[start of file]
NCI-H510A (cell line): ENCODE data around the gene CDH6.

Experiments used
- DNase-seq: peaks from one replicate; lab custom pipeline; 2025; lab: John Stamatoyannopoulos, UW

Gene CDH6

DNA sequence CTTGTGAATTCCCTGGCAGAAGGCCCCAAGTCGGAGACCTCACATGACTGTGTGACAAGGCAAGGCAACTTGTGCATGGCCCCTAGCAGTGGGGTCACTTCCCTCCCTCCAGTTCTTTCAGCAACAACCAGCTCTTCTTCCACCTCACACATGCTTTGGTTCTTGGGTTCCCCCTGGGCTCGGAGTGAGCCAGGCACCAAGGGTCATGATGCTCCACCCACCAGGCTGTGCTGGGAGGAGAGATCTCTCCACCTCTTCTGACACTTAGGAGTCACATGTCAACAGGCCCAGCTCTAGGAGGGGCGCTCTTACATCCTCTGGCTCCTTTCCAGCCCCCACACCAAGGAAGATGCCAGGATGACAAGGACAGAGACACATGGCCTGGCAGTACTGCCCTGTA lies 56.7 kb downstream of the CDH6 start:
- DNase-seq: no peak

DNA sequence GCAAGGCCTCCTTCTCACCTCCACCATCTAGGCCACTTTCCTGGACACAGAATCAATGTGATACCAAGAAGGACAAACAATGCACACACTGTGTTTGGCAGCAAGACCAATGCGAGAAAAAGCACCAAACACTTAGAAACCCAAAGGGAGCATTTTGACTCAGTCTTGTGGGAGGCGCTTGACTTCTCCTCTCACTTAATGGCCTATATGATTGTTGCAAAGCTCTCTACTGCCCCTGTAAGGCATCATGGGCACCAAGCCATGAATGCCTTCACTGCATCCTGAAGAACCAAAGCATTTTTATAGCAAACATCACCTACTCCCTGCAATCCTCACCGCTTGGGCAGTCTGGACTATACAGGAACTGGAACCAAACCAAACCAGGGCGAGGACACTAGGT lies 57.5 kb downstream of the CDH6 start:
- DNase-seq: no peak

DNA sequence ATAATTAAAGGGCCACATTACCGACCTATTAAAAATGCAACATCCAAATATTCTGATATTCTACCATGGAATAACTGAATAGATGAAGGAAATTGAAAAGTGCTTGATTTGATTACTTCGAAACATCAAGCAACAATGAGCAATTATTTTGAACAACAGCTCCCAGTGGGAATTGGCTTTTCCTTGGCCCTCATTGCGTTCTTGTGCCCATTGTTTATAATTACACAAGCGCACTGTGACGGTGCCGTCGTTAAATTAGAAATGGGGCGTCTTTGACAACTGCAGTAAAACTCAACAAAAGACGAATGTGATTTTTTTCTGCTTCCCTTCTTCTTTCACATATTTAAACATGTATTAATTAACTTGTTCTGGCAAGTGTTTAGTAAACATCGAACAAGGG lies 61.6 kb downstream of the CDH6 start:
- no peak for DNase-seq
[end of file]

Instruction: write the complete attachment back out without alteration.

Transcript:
NCI-H510A (cell line): ENCODE data around the gene CDH6.

Experiments used
- DNase-seq: peaks from one replicate; lab custom pipeline; 2025; lab: John Stamatoyannopoulos, UW

Gene CDH6

DNA sequence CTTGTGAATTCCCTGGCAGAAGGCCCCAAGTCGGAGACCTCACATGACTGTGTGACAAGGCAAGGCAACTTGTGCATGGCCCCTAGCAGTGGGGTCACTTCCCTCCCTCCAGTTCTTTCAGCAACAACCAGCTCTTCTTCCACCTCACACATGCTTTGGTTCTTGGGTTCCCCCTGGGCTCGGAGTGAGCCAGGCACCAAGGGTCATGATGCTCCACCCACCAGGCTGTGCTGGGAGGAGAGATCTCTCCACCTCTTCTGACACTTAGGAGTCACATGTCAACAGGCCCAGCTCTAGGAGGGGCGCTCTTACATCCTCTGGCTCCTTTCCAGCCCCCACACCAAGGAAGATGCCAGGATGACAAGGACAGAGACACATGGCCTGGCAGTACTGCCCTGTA lies 56.7 kb downstream of the CDH6 start:
- DNase-seq: no peak

DNA sequence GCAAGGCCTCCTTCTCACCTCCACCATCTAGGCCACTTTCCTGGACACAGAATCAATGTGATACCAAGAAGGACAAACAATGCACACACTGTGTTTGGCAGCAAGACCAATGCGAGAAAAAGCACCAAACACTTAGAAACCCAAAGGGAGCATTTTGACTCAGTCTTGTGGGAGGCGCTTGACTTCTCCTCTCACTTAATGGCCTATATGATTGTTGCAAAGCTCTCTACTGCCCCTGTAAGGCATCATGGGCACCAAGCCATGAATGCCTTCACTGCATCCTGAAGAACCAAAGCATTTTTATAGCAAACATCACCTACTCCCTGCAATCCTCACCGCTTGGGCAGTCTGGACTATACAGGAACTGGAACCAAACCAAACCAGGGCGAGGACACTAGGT lies 57.5 kb downstream of the CDH6 start:
- DNase-seq: no peak

DNA sequence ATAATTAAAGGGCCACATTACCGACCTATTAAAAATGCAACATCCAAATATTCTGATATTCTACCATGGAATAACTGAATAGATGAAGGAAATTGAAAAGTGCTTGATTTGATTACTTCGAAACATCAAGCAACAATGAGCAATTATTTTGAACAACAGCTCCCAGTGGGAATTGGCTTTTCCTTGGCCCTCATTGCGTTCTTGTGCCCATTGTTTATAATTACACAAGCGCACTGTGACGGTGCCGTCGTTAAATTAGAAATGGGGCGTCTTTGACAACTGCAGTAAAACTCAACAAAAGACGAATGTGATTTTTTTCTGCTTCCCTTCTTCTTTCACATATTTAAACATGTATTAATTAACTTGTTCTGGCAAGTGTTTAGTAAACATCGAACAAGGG lies 61.6 kb downstream of the CDH6 start:
- no peak for DNase-seq